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Creating a Dialogue With Your Art

Lesson 14 from: Creating a Fine Art Series

Brooke Shaden

Creating a Dialogue With Your Art

Lesson 14 from: Creating a Fine Art Series

Brooke Shaden

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Lesson Info

14. Creating a Dialogue With Your Art

Dialogue comes from provocation and response. Take a look at how to provoke an audience through visual and thematic clues, and then how to issue a definitive call to action.

Lessons

Class Trailer
1

Class Introduction

07:25
2

Overview of Brooke’s Journey

20:13
3

Your Timeline is Nonlinear

05:37
4

Using Curiosity and Intention to Build Your Career

03:26
5

What Factors Dictate Growth

08:24
6

Organic Growth vs. Forced Growth

05:18
7

Niche Branding

04:57
8

Brooke’s Artistic Evolution and Timeline

24:27
9

How Can You Get Ahead if You Feel Behind?

10:02
10

Ideation and Conceptualization to Identify Meaning in Your Art

05:54
11

Idea Fluency

10:33
12

How to Represent an Idea

07:01
13

How to Innovate an Idea

07:07
14

Creating a Dialogue With Your Art

05:48
15

Conceptualization For a Series vs. a Single Image

03:43
16

Transforming a Single Image Into a Series

03:12
17

How to Tell a Story in a Series

03:28
18

How to Create Costumes From Fabric

07:20
19

Brooke’s Most Useful Costumes

02:19
20

Using Paint and Clay as Texture in an Image

02:56
21

Create Physical Elements in an Image

10:22
22

Shooting for a Fine Art Series

05:45
23

Conceptualization: Flowery Fish Bowl in the Desert

04:08
24

Wardrobe and Texture

04:54
25

Posing for the Story

05:32
26

Choosing an Image

01:23
27

Conceptualization: Rainy Plexiglass

11:34
28

Posing for the Story

04:17
29

Creating Backlight

02:37
30

Photo Shoot #1 - Creating a Simple Composite

17:51
31

Photo Shoot #2 - Creating a Dynamic Composite

06:31
32

Photo Shoot #3 - Creating a Storytelling Composite

07:40
33

Shooting the Background Images

06:14
34

Editing Samsara Shoot #1 - Working With Backgrounds

24:35
35

Editing Samsara Shoot #1 - Retouching the Subject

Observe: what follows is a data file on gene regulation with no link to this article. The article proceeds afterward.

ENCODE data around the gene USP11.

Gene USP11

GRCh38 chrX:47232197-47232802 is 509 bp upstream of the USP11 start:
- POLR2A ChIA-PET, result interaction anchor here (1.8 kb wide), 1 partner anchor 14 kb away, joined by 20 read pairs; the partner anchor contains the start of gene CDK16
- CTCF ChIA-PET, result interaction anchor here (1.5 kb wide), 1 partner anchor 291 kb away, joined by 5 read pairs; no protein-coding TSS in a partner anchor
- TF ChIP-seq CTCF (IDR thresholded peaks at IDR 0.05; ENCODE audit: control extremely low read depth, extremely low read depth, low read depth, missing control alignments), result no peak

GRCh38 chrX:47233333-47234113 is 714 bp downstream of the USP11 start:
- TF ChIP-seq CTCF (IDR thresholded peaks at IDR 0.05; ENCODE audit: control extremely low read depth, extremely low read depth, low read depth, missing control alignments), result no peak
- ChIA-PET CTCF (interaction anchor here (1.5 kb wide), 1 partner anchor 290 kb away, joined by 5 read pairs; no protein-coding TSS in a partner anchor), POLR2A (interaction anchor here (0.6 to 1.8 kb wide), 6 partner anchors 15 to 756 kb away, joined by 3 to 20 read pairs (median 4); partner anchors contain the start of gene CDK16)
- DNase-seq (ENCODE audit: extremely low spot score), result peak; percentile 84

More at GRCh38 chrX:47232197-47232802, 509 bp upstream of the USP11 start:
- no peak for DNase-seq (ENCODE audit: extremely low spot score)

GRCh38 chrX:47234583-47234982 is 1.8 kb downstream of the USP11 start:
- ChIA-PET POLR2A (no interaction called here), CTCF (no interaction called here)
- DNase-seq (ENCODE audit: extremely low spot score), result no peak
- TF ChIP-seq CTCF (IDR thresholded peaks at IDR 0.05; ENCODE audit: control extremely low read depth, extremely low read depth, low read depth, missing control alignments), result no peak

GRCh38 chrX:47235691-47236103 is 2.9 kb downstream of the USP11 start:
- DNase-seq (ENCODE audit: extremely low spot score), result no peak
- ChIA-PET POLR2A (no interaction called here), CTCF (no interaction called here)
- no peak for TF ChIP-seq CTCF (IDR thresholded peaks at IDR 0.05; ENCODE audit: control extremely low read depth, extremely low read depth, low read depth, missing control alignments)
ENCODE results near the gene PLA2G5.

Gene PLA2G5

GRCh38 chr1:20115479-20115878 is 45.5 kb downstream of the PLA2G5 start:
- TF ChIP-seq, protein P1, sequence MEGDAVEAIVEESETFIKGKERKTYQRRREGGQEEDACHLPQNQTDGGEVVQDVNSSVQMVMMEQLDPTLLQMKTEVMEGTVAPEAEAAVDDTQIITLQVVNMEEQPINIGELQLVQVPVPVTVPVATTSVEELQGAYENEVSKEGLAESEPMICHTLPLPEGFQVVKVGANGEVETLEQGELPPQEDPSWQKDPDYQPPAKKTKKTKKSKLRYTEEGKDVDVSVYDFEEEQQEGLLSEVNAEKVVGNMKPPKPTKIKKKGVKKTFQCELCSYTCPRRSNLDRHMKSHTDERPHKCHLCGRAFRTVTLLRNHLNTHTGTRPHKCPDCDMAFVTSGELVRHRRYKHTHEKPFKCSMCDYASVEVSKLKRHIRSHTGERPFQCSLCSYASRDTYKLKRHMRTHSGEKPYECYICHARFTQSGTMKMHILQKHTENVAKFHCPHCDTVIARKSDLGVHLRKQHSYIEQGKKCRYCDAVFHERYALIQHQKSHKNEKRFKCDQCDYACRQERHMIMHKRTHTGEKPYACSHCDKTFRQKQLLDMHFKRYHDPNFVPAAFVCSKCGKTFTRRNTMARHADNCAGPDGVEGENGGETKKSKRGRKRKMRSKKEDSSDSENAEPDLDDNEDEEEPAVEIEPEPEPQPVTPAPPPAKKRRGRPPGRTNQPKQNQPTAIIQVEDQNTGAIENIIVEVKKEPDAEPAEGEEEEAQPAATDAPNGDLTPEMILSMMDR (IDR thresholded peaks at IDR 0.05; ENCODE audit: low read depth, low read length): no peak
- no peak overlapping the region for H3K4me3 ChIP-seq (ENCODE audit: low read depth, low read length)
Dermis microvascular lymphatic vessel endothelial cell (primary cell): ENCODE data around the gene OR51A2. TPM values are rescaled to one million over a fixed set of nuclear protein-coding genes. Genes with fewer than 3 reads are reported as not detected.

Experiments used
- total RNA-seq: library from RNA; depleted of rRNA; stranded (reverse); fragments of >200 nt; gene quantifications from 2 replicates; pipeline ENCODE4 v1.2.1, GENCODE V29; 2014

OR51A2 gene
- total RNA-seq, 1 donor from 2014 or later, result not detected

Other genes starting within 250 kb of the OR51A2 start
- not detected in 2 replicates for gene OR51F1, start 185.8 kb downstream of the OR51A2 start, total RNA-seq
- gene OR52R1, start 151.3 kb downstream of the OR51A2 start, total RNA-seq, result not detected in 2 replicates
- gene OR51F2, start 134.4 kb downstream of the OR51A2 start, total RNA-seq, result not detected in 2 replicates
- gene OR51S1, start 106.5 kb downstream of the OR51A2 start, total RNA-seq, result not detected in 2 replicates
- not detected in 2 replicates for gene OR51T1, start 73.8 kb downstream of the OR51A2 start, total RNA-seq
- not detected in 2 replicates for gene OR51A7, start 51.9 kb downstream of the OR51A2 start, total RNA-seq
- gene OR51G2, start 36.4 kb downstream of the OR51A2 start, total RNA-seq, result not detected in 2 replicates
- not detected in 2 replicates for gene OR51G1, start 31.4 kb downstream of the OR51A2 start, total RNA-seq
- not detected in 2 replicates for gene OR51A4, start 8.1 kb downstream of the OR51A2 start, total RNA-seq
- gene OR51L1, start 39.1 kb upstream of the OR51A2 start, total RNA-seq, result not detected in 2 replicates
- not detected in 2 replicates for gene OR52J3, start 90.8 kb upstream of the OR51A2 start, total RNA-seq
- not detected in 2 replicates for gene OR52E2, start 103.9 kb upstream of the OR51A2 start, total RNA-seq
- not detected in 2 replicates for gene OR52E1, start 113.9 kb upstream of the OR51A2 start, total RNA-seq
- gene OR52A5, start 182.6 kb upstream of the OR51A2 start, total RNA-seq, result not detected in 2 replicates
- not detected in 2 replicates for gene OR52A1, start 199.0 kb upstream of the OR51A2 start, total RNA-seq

04:20
36

Editing Samsara Shoot #1 - Color Grading

02:45
37

Editing Samsara Shoot #1 - Floor Replacement Texture

15:24
38

Editing Samsara Shoot #1 - Final Adjustments

03:21
39

Editing Samsara Shoot #2 - Cropping and Editing Backgrounds

05:25
40

Editing Samsara Shoot #2 - Selective Adjustments

03:55
41

Editing Samsara Shoot #2 - Adding Texture + Fine Tuning

03:21
42

Editing Composite Shoot #1 - Compositing Models

06:58
43

Editing Composite Shoot #1 - Expanding Rooms

02:17
44

Editing Composite Shoot #1 - Selective Color

02:47
45

Editing Composite Shoot #1 - Selective Exposure

04:04
46

Editing Composite Shoot #2- Masking Into Backgrounds

10:45
47

Editing Composite Shoot #2- Creating Rooms in Photoshop

06:11
48

Editing Composite Shoot #2- Compositing Hair

05:07
49

Editing Composite Shoot #2- Global Adjustments

04:49
50

Editing Composite Shoot #3- Blending Composite Elements

05:00
51

Editing Composite Shoot #3- Advanced Compositing

08:46
52

Editing Composite Shoot #3- Cleanup

03:34
53

Materials for Alternative Processes

06:20
54

Oil Painting on Prints

05:41
55

Encaustic Wax on Prints

03:09
56

Failure vs. Sell Out

05:14
57

Create Art You Love and Bring an Audience To You

03:35
58

Branding Yourself Into a Story

05:40
59

The Artistic Narrative

05:26
60

Get People to Care About Your Story

03:36
61

Get People to Buy Your Story

11:36
62

Getting Galleries and Publishers to Take Notice

03:41
63

Pricing For Commissions

06:43
64

Original Prints vs. Limited Edition Prints vs. Open Edition Prints

02:11
65

Class Outro

01:00
66

Live Premiere

16:14
67

Live Premiere: Layers of Depth 1

04:41
68

Live Premiere: Layers of Depth 2

07:12
69

Live Premiere: Q&A

16:10
70

Live Premiere: Photo Critique

47:33

Lesson Info

Creating a Dialogue With Your Art

It's really important that we have a dialogue with our work, that our dialogue is happening openly between people. I know people and and there's no fault against this who release their work and their that's it, like it's theirs. They put it out there, but they don't want comments. They don't want feedback. There it is, and that's fine. But I think that a dialogue is important when we're speaking about art. From the standpoint of I want to affect somebody with what I'm doing, How can I do that? Will you open up the dialogue and a dialogue is really just two things put together. It's a provocation. It is me provoking you and then you responding to that provocation. That's what a dialogue is. Provocation can come in the form of a question. Discomfort, curiosity, shock. So many different things can cause a provocation in somebody even beauty. You may look at something and be awed by the beauty of it. That's your provocation. Now how will you respond to it? And a response could be looking a...